The Zika virus is top of mind as the 2016 Summer Olympic Games get underway tomorrow in Rio. While once thought to be confined to limited areas of Africa, Southeast Asia and the Pacific Islands, the virus has spread in recent months throughout much of South and Central America. And in just the last few weeks, researchers have identified the first instances of the virus being transmitted in the continental United States.
Although much remains unknown about this mosquito-borne illness, scientists have made great strides in recent months in understanding the complexities of the virus. Zika may cause relatively mild or even unnoticeable symptoms in those that contract the virus, but we now know that the virus causes significant birth defects when transmitted from a pregnant mom to her fetus, including microcephaly and other brain defects. While mosquitoes are the primary mechanism of transmission, scientists have also learned more about the various ways the virus can be transmitted, including through sexual contact.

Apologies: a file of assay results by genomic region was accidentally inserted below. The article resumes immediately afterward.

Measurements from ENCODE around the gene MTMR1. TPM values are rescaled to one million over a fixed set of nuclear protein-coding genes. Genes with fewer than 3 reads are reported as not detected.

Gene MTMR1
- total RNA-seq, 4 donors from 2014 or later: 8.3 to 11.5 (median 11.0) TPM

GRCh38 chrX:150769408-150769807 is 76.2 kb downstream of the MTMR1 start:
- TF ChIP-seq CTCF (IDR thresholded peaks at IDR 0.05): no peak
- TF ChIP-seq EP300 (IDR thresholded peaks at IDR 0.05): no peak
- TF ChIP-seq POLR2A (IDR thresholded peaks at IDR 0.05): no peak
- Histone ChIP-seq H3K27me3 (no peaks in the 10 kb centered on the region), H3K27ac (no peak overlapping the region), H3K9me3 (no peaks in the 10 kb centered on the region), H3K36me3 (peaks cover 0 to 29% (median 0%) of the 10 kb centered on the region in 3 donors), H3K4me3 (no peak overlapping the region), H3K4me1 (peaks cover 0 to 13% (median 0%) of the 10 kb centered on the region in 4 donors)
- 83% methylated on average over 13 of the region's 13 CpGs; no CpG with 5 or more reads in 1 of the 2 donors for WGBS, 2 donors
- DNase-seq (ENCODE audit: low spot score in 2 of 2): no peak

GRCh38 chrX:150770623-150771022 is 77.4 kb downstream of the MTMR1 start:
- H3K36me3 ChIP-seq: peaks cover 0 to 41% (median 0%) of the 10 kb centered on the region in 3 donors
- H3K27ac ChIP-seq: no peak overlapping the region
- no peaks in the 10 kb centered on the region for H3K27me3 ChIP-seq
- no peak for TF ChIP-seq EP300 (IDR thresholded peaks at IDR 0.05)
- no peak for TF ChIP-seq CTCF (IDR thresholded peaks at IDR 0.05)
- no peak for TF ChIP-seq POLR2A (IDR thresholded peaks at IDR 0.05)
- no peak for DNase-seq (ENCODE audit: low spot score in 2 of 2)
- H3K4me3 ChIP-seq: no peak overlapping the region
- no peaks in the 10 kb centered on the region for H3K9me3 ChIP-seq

Researchers around the world have been coming together to share insights and find ways to prevent the spread of and to treat the Zika virus. Biopharmaceutical companies are working in innovative partnerships and collaborations with organizations across the full research spectrum to develop novel vaccine options. Building on existing knowledge of related infectious diseases, including dengue fever and Chikungunya, researchers are exploring new biological pathways to halt the virus in its tracks. The development process for these emerging threats is fraught with unique challenges, as researchers work to keep up with the rapid pace of information flow and navigate complex clinical trial paradigms, but progress is being made. The first two clinical trials for Zika vaccines are now underway, with more candidates close behind.
The biopharmaceutical industry is committed to advancing the science and innovative therapeutic options for Zika and other complex infectious diseases. Learn more about current research and development efforts here.
Learn more about the Zika virus on the U.S. Centers for Disease Control and Prevention website: http://www.cdc.gov/zika/